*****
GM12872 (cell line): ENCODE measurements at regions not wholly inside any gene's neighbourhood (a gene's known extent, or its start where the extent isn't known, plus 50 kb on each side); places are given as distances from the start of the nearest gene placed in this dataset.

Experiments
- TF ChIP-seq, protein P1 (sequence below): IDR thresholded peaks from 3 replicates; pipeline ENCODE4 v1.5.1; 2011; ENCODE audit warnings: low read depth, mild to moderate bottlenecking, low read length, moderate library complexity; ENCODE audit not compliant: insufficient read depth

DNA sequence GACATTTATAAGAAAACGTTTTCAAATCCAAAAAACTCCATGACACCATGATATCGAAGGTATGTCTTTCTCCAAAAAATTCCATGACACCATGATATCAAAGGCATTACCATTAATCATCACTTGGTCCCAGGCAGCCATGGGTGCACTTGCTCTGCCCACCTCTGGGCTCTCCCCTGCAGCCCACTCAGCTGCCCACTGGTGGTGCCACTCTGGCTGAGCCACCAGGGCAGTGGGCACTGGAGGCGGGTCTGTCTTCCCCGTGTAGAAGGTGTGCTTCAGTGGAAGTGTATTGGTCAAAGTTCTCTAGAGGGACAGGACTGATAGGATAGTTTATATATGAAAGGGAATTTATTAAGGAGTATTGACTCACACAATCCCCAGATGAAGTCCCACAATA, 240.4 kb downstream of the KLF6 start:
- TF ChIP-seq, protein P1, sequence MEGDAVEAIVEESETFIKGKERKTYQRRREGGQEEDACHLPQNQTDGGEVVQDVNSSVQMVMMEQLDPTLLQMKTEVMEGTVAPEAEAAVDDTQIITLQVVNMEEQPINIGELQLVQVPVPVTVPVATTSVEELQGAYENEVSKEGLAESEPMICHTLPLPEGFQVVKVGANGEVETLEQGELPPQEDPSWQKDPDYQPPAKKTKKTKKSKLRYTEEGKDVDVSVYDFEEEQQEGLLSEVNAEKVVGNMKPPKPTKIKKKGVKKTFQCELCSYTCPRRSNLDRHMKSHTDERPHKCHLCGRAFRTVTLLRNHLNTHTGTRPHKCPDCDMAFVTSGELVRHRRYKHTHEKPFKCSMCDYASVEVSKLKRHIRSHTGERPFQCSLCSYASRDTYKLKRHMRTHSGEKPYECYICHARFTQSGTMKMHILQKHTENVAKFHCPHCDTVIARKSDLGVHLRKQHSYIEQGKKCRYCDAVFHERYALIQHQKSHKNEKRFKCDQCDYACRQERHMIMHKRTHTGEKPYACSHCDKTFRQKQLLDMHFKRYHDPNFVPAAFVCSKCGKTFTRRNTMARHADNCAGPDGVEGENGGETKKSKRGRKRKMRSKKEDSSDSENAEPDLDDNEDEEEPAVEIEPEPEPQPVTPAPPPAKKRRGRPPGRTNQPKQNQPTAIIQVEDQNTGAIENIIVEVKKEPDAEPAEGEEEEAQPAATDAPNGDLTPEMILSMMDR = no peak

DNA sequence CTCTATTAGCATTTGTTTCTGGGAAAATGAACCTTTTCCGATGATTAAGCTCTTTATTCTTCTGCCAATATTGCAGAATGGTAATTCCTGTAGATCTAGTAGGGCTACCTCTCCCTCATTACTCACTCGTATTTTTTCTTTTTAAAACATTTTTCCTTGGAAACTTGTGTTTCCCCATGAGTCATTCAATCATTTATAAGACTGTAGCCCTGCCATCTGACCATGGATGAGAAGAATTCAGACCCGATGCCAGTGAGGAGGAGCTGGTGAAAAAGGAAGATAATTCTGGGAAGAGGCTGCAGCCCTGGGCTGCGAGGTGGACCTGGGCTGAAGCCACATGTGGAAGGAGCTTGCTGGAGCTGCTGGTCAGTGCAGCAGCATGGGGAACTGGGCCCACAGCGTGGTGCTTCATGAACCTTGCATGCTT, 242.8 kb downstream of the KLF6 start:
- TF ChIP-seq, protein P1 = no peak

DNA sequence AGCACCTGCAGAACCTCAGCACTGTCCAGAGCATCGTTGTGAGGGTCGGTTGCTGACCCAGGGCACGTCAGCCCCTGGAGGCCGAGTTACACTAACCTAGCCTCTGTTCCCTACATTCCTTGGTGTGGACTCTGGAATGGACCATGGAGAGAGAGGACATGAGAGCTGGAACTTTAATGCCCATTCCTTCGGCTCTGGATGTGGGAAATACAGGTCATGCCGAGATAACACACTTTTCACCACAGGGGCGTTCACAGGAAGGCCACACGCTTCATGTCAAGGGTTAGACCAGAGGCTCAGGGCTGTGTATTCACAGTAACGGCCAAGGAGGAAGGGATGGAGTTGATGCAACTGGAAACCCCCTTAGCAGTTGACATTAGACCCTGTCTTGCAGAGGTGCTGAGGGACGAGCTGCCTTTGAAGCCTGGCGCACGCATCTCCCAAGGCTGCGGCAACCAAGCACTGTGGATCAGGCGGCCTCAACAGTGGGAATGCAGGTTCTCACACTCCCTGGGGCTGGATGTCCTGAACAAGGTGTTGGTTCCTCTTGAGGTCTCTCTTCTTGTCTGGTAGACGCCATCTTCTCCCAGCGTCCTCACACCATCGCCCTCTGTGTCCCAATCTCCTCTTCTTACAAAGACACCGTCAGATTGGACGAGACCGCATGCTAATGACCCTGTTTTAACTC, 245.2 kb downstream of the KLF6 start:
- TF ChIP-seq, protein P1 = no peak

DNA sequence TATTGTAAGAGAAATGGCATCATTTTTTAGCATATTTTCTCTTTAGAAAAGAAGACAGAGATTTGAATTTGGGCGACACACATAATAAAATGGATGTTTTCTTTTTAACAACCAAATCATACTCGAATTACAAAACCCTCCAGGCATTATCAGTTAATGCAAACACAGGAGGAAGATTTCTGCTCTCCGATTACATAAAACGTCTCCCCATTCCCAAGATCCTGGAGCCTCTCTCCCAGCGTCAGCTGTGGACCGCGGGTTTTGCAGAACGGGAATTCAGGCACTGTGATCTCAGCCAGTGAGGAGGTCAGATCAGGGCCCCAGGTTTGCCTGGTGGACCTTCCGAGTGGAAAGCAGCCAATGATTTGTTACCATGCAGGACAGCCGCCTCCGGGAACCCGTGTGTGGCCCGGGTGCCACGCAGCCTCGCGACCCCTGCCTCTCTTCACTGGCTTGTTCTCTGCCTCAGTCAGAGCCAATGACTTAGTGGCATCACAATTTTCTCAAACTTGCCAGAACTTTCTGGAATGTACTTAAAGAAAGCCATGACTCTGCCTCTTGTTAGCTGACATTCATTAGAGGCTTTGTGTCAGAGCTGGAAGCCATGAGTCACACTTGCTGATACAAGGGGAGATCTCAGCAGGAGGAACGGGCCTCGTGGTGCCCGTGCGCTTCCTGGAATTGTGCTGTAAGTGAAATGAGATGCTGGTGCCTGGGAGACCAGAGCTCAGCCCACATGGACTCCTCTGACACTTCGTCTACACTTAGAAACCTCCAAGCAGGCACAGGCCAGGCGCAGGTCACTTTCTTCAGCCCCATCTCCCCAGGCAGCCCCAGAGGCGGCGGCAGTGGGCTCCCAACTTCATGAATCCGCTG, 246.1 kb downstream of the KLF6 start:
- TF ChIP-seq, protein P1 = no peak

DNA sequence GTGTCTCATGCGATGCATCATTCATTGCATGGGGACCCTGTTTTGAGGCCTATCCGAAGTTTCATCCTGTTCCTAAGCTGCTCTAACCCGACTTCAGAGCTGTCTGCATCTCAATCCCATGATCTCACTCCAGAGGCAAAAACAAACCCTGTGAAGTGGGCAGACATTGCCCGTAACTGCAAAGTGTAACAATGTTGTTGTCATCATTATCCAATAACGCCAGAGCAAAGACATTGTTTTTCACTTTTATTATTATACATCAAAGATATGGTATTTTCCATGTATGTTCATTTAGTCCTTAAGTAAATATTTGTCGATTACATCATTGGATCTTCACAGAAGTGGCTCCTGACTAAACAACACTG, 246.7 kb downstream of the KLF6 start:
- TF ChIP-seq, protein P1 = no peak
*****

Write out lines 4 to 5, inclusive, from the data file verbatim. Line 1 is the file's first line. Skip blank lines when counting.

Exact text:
DNA sequence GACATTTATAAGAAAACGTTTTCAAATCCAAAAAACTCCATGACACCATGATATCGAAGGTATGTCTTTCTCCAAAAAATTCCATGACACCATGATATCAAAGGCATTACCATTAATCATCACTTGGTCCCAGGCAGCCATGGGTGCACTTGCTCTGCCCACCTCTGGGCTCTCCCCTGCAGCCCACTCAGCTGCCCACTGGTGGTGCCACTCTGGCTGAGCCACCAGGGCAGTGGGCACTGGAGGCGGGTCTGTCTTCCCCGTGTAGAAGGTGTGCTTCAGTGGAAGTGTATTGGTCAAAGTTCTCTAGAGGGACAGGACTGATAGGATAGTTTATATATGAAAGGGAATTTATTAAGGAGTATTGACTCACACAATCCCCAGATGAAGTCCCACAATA, 240.4 kb downstream of the KLF6 start:
- TF ChIP-seq, protein P1, sequence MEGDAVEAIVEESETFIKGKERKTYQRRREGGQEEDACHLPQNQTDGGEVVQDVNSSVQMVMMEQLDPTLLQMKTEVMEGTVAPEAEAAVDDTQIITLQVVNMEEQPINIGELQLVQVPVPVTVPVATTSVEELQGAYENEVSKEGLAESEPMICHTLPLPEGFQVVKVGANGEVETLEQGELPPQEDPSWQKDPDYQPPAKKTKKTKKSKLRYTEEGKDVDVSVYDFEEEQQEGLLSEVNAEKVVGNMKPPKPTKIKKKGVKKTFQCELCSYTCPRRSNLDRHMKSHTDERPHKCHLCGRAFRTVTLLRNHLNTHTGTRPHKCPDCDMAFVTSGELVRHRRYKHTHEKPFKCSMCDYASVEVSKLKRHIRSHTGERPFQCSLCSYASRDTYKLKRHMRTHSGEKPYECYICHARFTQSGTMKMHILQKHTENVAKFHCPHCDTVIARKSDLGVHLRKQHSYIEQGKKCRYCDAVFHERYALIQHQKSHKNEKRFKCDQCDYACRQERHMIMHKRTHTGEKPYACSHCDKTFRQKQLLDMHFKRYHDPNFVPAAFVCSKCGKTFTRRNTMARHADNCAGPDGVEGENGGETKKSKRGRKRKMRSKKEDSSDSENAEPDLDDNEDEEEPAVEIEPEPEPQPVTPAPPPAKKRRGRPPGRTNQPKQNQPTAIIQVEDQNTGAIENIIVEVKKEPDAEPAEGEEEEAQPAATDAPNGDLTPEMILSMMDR = no peak